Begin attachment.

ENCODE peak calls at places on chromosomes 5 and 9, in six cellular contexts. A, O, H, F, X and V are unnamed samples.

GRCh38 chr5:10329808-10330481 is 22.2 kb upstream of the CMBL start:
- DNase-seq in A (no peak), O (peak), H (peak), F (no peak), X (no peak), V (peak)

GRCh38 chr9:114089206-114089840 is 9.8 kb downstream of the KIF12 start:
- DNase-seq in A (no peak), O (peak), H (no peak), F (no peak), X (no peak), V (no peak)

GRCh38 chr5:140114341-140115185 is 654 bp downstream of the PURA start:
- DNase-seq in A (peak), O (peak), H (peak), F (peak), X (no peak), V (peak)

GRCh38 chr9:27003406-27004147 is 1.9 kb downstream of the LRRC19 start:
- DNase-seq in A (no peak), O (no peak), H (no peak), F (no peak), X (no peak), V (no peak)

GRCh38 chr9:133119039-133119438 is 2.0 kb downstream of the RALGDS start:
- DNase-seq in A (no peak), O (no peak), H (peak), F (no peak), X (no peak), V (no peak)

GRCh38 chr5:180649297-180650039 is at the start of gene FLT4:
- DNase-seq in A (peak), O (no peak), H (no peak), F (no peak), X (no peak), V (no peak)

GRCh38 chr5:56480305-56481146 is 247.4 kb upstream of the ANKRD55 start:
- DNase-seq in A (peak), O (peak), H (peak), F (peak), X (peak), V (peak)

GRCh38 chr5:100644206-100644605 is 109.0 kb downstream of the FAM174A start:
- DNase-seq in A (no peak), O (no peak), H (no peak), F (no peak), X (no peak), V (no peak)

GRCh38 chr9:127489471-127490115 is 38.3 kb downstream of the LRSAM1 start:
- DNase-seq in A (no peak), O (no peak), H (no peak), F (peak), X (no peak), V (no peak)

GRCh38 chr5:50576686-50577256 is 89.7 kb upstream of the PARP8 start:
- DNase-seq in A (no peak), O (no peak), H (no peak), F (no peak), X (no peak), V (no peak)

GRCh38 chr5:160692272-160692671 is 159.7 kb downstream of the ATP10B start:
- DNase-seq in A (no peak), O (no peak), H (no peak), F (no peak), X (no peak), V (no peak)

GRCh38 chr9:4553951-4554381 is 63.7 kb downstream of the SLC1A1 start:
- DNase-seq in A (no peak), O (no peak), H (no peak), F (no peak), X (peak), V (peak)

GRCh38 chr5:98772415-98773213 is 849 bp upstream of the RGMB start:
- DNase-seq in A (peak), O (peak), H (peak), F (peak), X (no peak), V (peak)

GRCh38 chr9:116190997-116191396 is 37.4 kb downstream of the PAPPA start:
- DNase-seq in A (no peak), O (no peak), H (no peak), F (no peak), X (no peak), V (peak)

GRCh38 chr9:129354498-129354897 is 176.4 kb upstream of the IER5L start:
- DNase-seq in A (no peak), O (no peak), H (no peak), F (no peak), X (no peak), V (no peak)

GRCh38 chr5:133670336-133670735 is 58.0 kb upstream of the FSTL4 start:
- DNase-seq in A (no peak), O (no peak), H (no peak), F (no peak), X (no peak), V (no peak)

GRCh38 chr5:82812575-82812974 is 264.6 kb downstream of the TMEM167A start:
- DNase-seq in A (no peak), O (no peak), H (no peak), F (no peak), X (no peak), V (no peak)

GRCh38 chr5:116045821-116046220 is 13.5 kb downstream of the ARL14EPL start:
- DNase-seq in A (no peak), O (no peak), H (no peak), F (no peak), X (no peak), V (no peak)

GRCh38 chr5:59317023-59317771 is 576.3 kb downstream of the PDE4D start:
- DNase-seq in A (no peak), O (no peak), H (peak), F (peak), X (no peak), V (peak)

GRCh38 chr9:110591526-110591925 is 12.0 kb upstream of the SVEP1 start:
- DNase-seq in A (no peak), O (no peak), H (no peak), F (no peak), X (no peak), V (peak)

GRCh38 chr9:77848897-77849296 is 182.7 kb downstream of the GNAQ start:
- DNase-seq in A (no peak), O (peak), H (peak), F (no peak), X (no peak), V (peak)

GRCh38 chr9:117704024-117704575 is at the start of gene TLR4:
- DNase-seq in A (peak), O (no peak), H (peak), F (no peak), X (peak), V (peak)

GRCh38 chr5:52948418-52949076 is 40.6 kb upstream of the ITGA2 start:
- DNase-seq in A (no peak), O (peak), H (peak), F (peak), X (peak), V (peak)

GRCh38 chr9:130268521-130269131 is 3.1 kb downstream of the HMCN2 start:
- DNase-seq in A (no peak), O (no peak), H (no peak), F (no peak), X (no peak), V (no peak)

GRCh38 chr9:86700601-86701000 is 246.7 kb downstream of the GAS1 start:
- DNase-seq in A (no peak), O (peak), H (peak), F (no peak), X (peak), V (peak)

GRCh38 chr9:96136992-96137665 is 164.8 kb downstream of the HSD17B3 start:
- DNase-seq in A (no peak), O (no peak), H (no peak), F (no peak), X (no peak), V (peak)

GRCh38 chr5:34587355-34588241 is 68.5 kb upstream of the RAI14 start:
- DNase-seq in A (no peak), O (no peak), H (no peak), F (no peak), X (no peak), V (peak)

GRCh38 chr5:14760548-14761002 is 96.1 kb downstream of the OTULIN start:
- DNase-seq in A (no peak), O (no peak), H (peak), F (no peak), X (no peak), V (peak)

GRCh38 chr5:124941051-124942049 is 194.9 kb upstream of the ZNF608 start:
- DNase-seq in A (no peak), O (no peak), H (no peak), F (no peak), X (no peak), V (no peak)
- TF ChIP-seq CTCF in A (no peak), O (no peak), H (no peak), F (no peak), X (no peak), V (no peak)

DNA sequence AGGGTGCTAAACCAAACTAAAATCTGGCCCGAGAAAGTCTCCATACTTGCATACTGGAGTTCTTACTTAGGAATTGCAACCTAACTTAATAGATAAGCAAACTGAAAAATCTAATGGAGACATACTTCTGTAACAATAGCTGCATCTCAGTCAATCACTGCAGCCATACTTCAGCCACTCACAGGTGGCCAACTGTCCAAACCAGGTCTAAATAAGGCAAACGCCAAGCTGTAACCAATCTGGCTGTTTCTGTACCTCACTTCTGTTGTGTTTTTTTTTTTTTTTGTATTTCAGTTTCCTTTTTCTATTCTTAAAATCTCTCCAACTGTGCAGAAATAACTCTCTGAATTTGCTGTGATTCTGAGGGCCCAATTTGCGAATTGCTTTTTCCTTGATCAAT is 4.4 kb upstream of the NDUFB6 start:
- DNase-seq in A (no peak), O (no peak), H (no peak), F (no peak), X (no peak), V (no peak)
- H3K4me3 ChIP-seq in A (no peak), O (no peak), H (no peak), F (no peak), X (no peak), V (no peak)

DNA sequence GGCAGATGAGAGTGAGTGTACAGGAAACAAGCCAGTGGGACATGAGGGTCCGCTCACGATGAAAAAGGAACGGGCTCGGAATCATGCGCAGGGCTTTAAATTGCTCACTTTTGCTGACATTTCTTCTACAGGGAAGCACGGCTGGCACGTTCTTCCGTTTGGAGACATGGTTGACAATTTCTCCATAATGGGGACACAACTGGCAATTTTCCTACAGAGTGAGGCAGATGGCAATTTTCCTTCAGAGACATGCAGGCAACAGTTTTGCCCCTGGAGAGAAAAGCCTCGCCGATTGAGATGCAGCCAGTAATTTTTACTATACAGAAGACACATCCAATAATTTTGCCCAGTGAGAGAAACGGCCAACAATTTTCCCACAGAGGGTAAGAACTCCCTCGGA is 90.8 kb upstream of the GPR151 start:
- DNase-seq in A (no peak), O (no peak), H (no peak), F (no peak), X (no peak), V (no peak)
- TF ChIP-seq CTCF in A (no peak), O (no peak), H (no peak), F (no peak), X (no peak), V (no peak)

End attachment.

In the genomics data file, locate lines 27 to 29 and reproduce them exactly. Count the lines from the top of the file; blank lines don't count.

- DNase-seq in A (peak), O (peak), H (peak), F (peak), X (no peak), V (peak)

GRCh38 chr9:116190997-116191396 is 37.4 kb downstream of the PAPPA start:
- DNase-seq in A (no peak), O (no peak), H (no peak), F (no peak), X (no peak), V (peak)